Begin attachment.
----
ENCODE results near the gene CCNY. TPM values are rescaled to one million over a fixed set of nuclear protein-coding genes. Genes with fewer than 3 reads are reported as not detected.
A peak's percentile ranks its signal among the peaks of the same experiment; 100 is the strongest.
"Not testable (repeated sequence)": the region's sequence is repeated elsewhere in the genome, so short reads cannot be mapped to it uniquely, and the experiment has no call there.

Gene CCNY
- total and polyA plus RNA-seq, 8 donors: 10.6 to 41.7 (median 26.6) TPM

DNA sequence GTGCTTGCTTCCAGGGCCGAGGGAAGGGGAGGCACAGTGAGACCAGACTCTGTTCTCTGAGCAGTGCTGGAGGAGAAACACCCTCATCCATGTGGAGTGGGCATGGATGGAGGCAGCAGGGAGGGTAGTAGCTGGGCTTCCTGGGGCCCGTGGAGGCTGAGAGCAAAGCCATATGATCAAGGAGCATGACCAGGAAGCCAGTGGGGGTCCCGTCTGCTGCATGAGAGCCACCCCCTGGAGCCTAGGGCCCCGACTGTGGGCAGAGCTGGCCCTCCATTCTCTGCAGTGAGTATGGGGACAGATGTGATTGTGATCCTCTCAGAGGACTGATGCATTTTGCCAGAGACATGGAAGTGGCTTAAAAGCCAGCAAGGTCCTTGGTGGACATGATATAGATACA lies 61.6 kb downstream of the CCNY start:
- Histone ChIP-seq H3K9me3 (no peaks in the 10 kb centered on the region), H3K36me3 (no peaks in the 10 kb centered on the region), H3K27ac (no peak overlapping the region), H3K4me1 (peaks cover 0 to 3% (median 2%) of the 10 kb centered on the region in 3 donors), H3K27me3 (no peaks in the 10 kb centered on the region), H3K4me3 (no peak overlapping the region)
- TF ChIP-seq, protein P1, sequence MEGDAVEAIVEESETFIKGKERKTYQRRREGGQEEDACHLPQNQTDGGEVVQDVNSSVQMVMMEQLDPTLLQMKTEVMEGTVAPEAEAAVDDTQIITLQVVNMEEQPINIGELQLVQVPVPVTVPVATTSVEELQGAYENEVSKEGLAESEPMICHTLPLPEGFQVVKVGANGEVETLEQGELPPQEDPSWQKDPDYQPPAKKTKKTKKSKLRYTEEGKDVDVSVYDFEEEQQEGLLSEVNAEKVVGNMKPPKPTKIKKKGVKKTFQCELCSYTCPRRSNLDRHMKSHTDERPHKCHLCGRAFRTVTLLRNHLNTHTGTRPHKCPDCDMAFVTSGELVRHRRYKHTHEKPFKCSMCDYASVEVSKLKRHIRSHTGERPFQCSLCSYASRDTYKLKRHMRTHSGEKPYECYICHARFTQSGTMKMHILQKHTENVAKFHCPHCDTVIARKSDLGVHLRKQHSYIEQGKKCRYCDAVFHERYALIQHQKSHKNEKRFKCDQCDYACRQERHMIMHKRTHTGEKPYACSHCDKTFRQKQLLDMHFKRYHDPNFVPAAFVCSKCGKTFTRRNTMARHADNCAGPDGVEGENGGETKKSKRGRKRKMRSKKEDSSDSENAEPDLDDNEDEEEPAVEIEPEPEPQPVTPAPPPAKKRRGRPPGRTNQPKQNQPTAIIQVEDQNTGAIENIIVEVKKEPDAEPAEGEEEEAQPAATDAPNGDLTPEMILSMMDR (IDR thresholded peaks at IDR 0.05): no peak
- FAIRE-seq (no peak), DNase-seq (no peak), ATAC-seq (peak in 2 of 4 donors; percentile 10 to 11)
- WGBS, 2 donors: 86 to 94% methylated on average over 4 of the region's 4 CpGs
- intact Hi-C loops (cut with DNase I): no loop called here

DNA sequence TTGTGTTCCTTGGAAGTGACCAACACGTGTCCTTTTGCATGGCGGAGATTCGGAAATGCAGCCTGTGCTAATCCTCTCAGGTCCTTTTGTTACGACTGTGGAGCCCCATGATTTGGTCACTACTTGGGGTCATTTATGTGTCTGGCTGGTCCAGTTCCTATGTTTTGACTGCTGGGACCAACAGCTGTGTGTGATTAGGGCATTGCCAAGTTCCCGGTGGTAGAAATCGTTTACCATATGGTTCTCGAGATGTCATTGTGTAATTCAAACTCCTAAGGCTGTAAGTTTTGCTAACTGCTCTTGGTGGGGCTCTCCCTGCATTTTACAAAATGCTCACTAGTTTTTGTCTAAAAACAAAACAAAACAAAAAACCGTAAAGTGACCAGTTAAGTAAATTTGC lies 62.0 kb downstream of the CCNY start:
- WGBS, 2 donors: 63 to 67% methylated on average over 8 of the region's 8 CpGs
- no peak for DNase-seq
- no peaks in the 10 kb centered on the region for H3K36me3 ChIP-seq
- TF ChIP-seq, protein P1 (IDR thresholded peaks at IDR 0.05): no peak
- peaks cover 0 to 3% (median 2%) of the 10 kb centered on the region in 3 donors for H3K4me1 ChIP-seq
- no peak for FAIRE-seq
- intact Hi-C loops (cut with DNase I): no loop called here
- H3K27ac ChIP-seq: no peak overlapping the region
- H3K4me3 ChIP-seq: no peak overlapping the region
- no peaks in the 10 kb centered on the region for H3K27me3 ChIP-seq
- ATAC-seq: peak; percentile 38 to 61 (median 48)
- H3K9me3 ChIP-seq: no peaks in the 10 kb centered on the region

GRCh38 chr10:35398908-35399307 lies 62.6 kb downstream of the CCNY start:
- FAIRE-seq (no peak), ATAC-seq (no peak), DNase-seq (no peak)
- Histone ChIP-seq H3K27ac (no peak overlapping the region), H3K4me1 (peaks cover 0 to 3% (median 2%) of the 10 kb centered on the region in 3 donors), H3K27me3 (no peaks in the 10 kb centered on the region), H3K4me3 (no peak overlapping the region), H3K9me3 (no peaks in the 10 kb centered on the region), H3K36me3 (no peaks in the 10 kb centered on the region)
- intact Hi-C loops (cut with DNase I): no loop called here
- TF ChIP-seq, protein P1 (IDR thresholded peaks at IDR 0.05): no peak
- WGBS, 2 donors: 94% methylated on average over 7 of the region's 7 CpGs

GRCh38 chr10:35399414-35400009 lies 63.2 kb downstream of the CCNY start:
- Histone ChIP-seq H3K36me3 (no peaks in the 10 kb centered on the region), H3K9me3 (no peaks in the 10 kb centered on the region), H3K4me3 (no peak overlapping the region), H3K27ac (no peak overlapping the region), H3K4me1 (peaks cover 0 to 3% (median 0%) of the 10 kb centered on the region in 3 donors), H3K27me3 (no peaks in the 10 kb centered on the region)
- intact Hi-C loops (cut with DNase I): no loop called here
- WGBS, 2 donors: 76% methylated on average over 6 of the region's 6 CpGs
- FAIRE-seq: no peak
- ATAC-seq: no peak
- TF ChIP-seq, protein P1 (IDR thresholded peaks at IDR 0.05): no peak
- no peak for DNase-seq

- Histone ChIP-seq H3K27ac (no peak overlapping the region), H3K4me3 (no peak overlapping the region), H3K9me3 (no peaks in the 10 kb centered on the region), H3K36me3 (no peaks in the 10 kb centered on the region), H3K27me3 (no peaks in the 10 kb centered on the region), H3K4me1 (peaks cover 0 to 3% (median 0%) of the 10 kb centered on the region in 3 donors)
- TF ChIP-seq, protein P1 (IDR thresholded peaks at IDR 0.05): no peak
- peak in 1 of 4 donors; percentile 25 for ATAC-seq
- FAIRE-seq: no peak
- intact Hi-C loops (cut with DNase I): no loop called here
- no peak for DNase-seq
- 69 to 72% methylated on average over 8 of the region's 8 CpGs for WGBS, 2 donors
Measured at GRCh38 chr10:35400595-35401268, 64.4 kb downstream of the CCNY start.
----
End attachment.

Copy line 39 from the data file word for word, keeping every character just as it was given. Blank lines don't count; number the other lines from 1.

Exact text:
- Histone ChIP-seq H3K27ac (no peak overlapping the region), H3K4me3 (no peak overlapping the region), H3K9me3 (no peaks in the 10 kb centered on the region), H3K36me3 (no peaks in the 10 kb centered on the region), H3K27me3 (no peaks in the 10 kb centered on the region), H3K4me1 (peaks cover 0 to 3% (median 0%) of the 10 kb centered on the region in 3 donors)